Saturday, July 31, 2010

14 Open Houses in 14 Days: Come On In, The Door's Open

My ambitious “14 Open Houses in 14 Days” promotion kicked off today with a pair of homes in Poway. The festivities didn’t include balloons and a brass band, although this morning I did see several flags fluttering in the breeze and I could hear a distant train whistle from the choo-choo at Old Poway Park.

My morning property was at 14119 Kendra Way, a two-story, 4 BR/3 BA, 1,998-square foot home (priced in a range from $457,900-$499,900) just off Community Road. It’s within walking distance of the Poway Farmer’s Market, a park that includes basketball and tennis courts and several shops along Poway Road.

Virtually all the visitors were drawn here because they like the feel of Poway, which really is “The City in the Country” as the motto says.

One newlywed couple — four months and they still seem to be on good terms — already was thinking ahead to when they have children. They want to be in a good school district now, rather than having to move to one later. “Like some of our friends are having to do,” said the new bride.

There was one voice of concern among the buyers who came through. A woman wondered about plans to turn the nearby WalMart into a SuperStore and what impact that will have on the surrounding neighborhood. “Lower prices?” I suggested. For shoppers, not homeowners.

The afternoon found me heading to the Stoneridge community and the property at 17710 Del Paso Dr., a two-story, 5 BR/5 BA, 3,400-square foot home (reduced to $898,900).

There’s a lot to like there, what with the size of the home, the master bedroom on the entry floor, an updated kitchen, sizable back yard and bubbling spa (why didn’t I bring my swim suit?). I especially enjoyed the mountain and valley view to the west that goes for miles and miles. Look north and you get a glimpse of the Maderas Golf Course. Late afternoons are greeted with a breeze that makes it really relaxing on the back balcony.

Things were a little slow at first, and I was tempted to go across the street and hit a couple of drives off the 14th tee at Stoneridge. But last night I replaced my golf clubs with Open House signs in the back of my 4Runner, so I was without implements or ammo. It was probably just as well the way I’ve been hitting the ball. I’ve been slicing more than a baker at Panera.

The price point for this home is higher than many buyers can afford, but when the right person comes along they are going to make this their home. There's too much to like about it.

Did I mention the view?

Wednesday, July 21, 2010

Be careful of scams out there

Bad people trying to take advantage of others is as old as time itself, but the bad guys — and gals — seem especially prevalent during difficult economic times. And real estate seems to be a favorite target because of the potential to make thousands of dollars in the scam.

I came across two rental scams last week in San Diego. In both cases, they were homes that are legitimately listed for sale — but someone not involved with the property also has listed them for rent on Craigslist.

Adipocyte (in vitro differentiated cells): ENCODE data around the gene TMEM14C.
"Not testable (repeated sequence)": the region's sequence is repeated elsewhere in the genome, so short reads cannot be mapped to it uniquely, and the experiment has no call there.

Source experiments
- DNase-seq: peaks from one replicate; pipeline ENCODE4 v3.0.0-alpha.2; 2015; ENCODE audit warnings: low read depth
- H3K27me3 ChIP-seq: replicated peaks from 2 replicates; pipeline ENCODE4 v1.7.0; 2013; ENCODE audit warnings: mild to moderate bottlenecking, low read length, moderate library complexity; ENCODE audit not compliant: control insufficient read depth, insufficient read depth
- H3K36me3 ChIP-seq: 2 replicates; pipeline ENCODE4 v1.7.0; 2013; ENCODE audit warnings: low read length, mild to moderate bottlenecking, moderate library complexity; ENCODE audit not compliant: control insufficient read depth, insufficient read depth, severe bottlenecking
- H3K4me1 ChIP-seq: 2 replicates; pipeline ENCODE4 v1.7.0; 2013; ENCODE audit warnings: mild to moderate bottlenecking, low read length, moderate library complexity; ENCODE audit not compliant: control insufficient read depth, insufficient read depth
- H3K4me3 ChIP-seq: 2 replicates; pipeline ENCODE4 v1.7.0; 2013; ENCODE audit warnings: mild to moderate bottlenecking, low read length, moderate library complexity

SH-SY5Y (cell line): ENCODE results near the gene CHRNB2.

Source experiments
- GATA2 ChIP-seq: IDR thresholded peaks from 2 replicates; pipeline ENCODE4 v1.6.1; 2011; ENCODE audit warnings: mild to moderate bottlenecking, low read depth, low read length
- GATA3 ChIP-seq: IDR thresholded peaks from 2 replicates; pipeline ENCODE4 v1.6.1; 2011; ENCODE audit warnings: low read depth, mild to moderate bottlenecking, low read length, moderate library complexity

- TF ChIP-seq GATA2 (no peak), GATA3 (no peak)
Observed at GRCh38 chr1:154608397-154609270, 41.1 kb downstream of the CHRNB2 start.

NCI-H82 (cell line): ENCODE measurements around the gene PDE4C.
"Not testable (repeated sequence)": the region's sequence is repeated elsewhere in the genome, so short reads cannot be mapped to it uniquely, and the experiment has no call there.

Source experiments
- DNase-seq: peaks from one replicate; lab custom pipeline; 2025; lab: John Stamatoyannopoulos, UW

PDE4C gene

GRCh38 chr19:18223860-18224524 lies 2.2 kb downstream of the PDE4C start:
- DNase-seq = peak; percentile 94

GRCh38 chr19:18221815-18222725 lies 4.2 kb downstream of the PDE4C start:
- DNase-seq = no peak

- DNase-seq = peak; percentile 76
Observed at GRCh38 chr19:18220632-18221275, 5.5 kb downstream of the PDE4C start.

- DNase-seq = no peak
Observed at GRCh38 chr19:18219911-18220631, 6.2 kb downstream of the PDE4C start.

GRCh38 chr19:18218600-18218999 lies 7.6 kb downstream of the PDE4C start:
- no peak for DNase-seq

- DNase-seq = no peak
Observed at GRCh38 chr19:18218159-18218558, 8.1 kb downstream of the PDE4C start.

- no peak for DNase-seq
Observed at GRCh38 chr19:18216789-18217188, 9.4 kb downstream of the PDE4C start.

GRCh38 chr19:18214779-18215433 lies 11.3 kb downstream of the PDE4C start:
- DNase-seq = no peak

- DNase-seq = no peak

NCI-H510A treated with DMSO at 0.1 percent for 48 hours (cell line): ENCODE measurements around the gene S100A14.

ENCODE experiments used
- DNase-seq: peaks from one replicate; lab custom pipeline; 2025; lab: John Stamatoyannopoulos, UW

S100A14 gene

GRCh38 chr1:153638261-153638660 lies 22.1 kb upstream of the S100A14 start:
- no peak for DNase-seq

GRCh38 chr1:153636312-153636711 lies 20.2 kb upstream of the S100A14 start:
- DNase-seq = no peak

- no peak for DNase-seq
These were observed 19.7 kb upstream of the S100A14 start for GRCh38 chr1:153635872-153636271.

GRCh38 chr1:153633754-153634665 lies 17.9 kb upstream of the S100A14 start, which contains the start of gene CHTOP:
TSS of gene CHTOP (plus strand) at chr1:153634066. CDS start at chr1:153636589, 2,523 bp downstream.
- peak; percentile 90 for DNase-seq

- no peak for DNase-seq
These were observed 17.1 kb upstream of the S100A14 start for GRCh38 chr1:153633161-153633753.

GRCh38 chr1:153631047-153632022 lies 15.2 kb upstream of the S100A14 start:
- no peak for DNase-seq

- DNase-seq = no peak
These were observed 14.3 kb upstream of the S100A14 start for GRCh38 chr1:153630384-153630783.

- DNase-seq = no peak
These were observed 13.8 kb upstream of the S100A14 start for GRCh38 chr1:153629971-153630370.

In the first instance, a friend called to ask if I could get more details about a 3 bedroom, 2 bath home in Sorrento Valley that looked too good to be true. It was. The Craigslist ad said it was being rented for $800/month. This in a neighborhood where the typical rents were around $2,500. The person representing herself as the owner told my friend that she lived outside the United States. He drove by the home while I checked the ownership records and other property information. We quickly discovered that it was a short sale and the owner actually lives in Orange County.

In the second instance, I was holding an open house Sunday in Rancho Penasquitos for one of the Coldwell Banker agents in my office. Just before closing, a man walked up with his wife and two young children and said he just saw the home listed for $1,500/month on Craigslist. He was very excited. I could see why. That price was several hundred dollars less than market rents in the neighborhood. This was all news to me. The owner wants to get this home, which is vacant, sold as quickly as possible. There is no interest in renting it. I spoke to the listing agent to confirm this, and flagged the ad on Craigslist.

In both cases, the scammers used information from the MLS (multiple listing service) in their Craigslist ads. We didn't get far enough along to see how they were going to try to get money out of the potential "renters," but be assured that's what the goal was here.

I don't know why someone would mail a check out to someone (especially out of the country) after seeing little more than an ad on Craigslist. Red flags would start popping up all over, beginning with a price that's too good to be true. It seems like the scam would become obvious fairly quickly, but, as one of the agents in my office said, "They wouldn't keep doing it if it didn't work."

Homeowners in financial trouble need to be wary of companies trying to held bail them out with a short sale or assist them with a foreclosure since these are areas that scammers also have been very active in pursuing.

If you would like more information on what to watch out for, please contact me:

Email: Phone: 619.920.2195.